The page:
Below, check out the risks of sharing your password with someone, and see some precautions you can take to preserve personal information.
Why is sharing passwords with others so bad?
At first glance, sharing your password with someone you trust may seem harmless. After all, what is the problem with sharing the password of a streaming service, for example, with a friend or family member? The problem is that you lose control over how your data is being used, and it can fall into the wrong hands.
A survey conducted in the United States by The Harris Poll Institute in partnership with Google showed that 66% of people reuse passwords in various records – and therein lies the danger. By giving access to a single password, you open a series of possibilities for use.
For example: suppose you shared your music app password with a friend via text message. If someone gets this information (whether it’s by stealing one of your cell phones, or by doing some phishing scam , for example), it will fall into the hands of a malicious person.
From there, the criminal can guess your password on other sites by trial and error – it can access your banking applications, an e-commerce site, a social network… With each invasion, he gains more and more information about you.
In other words: it doesn’t mean that the person with whom you shared the password will use it improperly. But if that person becomes vulnerable to attacks or security breaches, it is your information that will be at stake. Even if the password is not the same, the criminal can get more data to test (your birth date or people close to you, the name of a pet, etc).
The same goes for annotated passwords: never record information as important as this. The best way to ensure the protection of your information is to make sure you are the only person responsible for it.
What other precautions should I take with my password?
By paying attention when creating the password and taking care when storing it, you already avoid a good part of the headaches related to this subject.
Some of the most common attacks involving credential breaches are done by software that tests as many combinations as possible at very high speed until it breaks a password. Generally, these combinations are made from a leaked database available on the Internet – such as Collection #1 , which in 2019 exposed millions of emails and unique passwords that could be crossed for possible intrusions.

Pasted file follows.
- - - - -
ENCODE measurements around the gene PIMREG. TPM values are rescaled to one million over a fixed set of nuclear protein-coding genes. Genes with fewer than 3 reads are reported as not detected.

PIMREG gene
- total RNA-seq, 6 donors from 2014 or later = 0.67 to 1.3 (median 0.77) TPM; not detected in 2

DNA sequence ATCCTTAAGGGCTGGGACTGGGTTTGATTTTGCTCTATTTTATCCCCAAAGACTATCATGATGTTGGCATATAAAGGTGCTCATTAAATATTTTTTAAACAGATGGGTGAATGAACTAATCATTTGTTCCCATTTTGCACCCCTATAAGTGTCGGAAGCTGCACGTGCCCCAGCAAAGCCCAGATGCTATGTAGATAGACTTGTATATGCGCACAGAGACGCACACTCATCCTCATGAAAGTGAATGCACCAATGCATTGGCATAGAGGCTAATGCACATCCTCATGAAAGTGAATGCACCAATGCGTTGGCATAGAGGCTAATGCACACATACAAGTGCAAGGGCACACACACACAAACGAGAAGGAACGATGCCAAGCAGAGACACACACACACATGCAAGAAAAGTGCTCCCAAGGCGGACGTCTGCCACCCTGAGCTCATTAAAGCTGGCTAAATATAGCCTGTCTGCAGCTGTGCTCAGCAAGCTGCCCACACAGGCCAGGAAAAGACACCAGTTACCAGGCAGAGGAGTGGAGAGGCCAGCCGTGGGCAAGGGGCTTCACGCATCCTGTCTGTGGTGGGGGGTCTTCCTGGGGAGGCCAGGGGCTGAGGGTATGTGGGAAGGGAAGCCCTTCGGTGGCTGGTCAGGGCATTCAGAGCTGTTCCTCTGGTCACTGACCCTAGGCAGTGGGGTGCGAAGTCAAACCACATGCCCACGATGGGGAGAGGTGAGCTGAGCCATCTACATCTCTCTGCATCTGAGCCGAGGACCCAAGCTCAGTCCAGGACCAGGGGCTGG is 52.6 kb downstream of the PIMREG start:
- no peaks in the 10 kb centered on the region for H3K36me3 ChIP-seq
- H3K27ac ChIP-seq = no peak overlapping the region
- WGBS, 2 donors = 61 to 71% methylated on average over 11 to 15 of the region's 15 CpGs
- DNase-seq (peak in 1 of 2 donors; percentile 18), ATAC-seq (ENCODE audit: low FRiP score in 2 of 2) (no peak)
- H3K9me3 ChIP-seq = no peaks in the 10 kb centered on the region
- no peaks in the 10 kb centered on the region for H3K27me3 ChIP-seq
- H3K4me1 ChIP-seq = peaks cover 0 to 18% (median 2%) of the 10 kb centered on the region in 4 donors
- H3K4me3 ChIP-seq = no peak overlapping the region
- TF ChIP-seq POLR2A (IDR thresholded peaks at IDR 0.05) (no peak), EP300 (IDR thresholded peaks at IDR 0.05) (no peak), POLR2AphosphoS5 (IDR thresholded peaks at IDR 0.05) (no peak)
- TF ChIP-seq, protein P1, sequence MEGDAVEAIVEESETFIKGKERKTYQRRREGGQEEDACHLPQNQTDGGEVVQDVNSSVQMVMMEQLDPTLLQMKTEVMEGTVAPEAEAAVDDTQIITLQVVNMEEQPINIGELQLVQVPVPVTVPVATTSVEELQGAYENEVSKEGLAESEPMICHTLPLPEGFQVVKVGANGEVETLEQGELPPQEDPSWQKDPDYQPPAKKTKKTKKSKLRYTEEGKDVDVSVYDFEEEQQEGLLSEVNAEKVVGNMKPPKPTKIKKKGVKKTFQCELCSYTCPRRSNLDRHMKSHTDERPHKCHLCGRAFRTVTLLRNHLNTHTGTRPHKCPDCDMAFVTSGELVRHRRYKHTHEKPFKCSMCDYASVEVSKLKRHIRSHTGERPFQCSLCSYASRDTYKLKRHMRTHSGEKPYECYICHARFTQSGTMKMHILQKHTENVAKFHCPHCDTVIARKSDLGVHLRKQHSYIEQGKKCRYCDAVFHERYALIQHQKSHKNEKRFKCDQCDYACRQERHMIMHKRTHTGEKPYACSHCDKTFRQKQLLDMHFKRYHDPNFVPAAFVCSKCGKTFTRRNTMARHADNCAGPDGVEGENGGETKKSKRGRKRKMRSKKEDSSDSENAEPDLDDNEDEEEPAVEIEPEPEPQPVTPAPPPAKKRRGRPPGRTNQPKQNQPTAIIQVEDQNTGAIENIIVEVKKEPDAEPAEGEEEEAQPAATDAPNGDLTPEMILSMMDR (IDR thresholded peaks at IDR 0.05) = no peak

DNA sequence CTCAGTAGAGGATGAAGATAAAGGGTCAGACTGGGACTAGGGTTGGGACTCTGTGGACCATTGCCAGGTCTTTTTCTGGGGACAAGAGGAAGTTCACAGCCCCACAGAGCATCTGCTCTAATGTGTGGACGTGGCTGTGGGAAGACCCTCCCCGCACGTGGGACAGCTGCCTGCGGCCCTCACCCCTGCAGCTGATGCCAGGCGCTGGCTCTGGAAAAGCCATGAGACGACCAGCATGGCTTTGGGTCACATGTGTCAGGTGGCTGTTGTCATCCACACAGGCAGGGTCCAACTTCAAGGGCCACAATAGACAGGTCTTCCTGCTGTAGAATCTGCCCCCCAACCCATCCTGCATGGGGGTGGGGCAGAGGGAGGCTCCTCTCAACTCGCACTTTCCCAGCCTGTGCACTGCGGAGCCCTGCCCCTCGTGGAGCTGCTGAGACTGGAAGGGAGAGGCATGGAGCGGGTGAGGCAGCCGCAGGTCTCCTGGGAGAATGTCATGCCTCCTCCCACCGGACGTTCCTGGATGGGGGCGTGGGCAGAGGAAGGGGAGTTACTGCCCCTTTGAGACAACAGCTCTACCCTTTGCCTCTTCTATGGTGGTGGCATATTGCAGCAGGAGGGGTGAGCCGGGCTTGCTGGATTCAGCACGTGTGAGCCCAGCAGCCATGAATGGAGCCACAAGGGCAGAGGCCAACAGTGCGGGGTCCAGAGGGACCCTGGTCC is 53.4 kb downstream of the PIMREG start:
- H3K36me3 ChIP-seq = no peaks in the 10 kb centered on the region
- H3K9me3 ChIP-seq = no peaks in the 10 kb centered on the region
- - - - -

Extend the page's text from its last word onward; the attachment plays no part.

Nowadays, many websites and applications already impose retry limits for the user who misses a password. Even so, it is important to look for mechanisms and extra layers of protection to preserve yourself from possible invasions.
How to securely create and store passwords?
Take the following points into account when managing your passwords:
- Avoid number sequences like “123456” or “111111”, as well as simple words and obvious combinations such as your birthday. Credentials like these are very easy to discover and put your account at risk;
- Whenever possible, create a long password. Try to associate words that together form a meaningless sentence, such as pitangatirandentesdancarlift81 . Passwords like this are more difficult to break because some cyber attacks use content available on the internet to create millions of combinations to be tested. By applying the “trial and error” method, they may be able to discover your credentials. So, if your password is a totally meaningless phrase, it will be more difficult to break it;
- Never repeat the same password in more than one registration. The survey by the American institute found that each person has, on average, 27 entries that require a password. Therefore, if you use the same password for multiple registrations and it is broken, malicious people will have access to all your accounts at once;
- Never write down your password, neither on paper, nor on your cell phone’s notepad, much less in instant messaging apps. This practice also makes life easier for criminals and puts their information at risk;
- Use a password manager to store them in a secure and encrypted environment . Some managers can automatically create complex combinations for your entries, in addition to warning you if any of your passwords have been exposed on the Internet.